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Quick-thinking classmate, administrative aide help save choking Mohonasen student

Mohonasen second-graders Everett Sowards, left, and Theresa Nelson, center, sit in the Bradt Primary School cafeteria with administrative aide Ann Valdes
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Mohonasen second-graders Everett Sowards, left, and Theresa Nelson, center, sit in the Bradt Primary School cafeteria with administrative aide Ann Valdes

While eating lunch at the Bradt Primary School cafeteria on Wednesday, second grader Theresa Nelson got a piece of potato skin stuck in her throat. She tried to call for help but no sound would come.

“I couldn’t breathe,” she recalled Friday. “I was really scared, and I wanted to yell but I couldn’t.”

Fortunately, second grader Everett Sowards, who was sitting at a nearby table, noticed Theresa was choking and needed help. He raised his hand and called out for “Mrs. Valdes,” an administrative aide working in the cafeteria.

“I raised my hand really high,” Everett said, retelling the story along with Theresa and their parents.

Even more fortunately, Ann Valdes, who has worked at Bradt for two years and for six years in Mohonasen, learned choking first aid at a Red Cross training for a previous job years ago. Even though she couldn’t remember when she got the training, she did know how to perform the Heimlich maneuver on a child when she rushed over to Theresa, who was turning red and was slumped over, clearly choking.

Valdes leaned down to provide an inward and upward pressure beneath Theresa’s ribcage. Not as hard as you would with an adult, Valdes said. Theresa said she remembered seeing a bit of her lunch land on the floor.

“When she started crying, I knew she was good,” Valdes said.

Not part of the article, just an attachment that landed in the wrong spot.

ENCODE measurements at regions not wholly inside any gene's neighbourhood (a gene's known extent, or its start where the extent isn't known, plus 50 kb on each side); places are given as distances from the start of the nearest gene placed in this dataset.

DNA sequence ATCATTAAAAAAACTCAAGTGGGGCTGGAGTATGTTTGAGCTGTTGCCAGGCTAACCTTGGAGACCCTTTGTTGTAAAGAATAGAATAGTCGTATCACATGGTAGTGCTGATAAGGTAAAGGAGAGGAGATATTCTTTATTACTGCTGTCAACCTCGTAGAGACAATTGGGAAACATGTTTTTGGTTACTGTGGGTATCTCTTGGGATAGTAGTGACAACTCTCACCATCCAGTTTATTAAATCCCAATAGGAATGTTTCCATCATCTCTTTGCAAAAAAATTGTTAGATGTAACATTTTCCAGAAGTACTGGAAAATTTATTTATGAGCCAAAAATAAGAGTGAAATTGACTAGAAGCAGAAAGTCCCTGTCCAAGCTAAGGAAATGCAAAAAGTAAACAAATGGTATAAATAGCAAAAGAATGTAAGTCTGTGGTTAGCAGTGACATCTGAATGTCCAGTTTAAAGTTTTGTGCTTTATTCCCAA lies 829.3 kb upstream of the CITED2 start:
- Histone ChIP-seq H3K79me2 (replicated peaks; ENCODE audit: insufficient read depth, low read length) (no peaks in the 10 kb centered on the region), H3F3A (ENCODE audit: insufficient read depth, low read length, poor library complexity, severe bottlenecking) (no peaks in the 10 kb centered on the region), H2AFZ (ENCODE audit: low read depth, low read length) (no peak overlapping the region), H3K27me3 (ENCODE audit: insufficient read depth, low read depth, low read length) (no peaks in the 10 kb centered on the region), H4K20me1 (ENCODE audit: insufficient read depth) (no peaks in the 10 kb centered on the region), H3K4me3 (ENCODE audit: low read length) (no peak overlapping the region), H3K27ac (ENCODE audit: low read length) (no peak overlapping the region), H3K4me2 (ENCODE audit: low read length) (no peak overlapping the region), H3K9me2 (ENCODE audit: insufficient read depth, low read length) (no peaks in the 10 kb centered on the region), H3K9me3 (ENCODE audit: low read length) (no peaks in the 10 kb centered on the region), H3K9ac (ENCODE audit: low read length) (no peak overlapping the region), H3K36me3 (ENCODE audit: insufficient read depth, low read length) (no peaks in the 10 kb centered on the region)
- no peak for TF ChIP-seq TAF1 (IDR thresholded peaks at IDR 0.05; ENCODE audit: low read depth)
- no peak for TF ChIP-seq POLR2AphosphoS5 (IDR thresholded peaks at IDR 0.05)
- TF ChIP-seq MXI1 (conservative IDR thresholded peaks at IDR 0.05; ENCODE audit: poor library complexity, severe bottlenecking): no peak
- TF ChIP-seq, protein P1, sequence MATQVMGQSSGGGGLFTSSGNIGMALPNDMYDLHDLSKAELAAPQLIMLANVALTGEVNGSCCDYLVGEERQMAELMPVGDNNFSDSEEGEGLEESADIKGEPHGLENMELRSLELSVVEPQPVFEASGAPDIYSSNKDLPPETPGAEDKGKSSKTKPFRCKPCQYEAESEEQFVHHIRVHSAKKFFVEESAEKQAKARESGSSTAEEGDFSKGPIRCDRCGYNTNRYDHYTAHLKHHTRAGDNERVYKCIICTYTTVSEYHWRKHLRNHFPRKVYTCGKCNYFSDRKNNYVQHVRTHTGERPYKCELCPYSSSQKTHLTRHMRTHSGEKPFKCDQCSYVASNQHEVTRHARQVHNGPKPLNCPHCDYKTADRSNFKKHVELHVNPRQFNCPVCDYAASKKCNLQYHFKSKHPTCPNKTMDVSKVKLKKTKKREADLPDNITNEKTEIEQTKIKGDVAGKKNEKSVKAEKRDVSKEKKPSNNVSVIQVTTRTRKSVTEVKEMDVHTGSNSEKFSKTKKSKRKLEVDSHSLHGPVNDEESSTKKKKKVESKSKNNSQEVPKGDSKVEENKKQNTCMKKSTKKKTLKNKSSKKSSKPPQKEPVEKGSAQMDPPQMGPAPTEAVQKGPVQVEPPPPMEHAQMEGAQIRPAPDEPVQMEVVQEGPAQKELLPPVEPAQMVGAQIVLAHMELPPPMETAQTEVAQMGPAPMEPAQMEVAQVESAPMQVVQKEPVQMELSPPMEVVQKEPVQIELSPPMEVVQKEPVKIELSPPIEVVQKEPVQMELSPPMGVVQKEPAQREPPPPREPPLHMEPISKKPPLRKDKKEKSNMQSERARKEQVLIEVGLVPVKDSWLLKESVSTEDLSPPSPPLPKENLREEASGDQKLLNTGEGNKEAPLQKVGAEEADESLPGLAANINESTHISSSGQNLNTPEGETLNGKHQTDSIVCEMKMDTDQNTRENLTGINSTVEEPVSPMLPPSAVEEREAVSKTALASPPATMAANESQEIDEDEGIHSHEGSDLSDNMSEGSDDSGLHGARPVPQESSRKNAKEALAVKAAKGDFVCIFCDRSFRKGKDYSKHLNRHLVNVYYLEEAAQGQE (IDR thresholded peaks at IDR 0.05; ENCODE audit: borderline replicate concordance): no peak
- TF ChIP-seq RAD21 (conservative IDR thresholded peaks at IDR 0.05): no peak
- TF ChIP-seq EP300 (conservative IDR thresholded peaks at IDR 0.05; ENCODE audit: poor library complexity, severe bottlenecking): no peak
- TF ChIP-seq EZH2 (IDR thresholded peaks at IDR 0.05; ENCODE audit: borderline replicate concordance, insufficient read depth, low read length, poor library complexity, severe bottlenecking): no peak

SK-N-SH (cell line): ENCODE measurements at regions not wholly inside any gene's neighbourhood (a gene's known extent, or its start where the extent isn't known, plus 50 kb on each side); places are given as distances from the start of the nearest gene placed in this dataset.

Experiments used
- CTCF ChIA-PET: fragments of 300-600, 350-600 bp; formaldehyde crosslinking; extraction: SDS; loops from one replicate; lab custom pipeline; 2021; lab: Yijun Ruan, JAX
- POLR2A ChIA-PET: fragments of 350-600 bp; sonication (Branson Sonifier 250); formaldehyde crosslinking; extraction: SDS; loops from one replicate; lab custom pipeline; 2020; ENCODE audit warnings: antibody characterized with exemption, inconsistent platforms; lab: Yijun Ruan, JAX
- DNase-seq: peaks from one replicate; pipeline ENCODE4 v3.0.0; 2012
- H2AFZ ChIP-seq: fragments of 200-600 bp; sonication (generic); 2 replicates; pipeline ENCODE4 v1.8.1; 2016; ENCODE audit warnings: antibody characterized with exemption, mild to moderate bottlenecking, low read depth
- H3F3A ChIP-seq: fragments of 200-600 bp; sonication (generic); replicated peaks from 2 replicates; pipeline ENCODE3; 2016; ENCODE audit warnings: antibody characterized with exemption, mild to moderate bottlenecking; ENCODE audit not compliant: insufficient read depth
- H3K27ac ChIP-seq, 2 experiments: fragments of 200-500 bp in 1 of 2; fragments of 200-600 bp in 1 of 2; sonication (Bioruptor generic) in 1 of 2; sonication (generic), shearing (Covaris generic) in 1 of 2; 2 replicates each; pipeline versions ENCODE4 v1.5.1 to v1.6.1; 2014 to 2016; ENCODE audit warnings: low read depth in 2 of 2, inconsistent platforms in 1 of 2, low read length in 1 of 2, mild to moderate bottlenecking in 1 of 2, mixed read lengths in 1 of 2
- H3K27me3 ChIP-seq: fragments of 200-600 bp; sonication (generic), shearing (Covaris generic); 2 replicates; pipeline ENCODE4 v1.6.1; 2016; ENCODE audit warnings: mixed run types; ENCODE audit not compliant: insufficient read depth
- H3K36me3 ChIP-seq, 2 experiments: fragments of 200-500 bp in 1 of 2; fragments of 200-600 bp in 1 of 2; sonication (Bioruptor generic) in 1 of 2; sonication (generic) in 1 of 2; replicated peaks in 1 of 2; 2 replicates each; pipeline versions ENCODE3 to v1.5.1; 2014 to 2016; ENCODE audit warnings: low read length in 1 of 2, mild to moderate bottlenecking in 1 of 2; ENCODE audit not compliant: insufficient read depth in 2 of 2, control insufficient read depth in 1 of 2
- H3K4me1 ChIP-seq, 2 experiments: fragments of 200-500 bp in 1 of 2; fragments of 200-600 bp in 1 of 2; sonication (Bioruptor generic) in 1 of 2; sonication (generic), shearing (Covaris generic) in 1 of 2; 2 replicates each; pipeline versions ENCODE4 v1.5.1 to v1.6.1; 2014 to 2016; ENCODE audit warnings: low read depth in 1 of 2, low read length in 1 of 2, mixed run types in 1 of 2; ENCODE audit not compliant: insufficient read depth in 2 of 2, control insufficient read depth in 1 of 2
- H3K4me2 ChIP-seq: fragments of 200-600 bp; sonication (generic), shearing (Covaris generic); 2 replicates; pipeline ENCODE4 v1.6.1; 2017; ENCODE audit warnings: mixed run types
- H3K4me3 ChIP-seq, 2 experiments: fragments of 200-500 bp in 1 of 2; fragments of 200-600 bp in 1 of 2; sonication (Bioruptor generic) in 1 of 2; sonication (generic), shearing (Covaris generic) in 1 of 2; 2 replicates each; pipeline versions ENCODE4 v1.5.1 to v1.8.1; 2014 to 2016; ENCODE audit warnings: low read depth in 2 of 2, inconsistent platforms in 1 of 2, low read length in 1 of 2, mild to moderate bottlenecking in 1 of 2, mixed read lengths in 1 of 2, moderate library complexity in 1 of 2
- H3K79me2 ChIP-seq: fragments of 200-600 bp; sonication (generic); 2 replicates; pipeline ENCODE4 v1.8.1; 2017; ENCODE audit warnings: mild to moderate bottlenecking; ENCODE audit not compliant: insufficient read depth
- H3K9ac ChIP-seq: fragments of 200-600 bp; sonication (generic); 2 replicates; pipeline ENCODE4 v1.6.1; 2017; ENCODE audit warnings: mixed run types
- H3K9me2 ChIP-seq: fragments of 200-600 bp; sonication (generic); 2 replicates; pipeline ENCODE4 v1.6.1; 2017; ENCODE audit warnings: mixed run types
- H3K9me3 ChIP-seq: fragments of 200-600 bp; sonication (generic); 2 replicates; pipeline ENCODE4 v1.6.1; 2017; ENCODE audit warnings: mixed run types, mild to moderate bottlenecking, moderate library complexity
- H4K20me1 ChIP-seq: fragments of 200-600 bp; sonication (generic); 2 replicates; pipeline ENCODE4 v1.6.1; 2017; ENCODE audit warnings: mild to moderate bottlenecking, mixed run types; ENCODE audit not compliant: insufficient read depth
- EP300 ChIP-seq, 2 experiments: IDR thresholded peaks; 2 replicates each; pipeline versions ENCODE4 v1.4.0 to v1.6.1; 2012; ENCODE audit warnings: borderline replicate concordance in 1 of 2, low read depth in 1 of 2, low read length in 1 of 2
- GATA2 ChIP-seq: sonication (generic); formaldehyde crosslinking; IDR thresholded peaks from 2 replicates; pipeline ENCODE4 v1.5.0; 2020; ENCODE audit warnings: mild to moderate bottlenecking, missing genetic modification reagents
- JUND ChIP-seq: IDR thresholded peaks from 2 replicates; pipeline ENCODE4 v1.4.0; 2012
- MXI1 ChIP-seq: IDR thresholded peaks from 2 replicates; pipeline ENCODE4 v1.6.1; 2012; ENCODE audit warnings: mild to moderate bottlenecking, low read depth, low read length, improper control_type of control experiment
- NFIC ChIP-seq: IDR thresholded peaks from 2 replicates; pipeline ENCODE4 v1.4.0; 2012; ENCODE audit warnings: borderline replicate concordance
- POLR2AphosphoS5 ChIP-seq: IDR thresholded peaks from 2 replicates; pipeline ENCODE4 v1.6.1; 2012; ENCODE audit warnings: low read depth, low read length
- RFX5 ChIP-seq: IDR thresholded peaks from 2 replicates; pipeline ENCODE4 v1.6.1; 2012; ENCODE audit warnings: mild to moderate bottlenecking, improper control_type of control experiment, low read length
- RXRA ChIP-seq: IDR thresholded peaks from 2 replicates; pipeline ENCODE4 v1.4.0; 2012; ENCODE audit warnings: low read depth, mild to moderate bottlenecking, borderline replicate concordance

Valdes – who noted the Red Cross training “comes in handy” – applauded Everett’s quick thinking and Theresa’s quick rebound and courage.

“Without Everett it wouldn’t happen, we were like a team,” Valdes said. “I told him he was a superstar.”

When Everett’s dad, Zack, picked him up from school later that day, Valdes opened the door with something to say. His first thought was Everett had been acting up in class.

“I was happy he realized someone needed help,” he said. “He knew to get someone help.”

Everett said he had once choked on a chip before his mom helped him out and that he was happy to be able to help Theresa.

“I felt good because I helped,” Everett said.

He also got a little career preparation after a series of TV news interviews. (The district invited the media to Bradt on Friday to highlight Wednesday’s heroics and the importance of choking safety.)

“When I grow up I want to be a Youttuber,” Everett said, explaining dreams of a channel where he plays video games and goes outside too.

Toni Nelson, Theresa’s mom, said she was scared and relieved after she heard about Theresa’s choking incident. By the time Toni got the news, she said, Theresa appeared ready to move on. Theresa had calmed down and passed on a chance to speak with mom on the phone.

“The nurse said she wanted to go back and eat her fries,” Toni said.

Categories: News, Schenectady County

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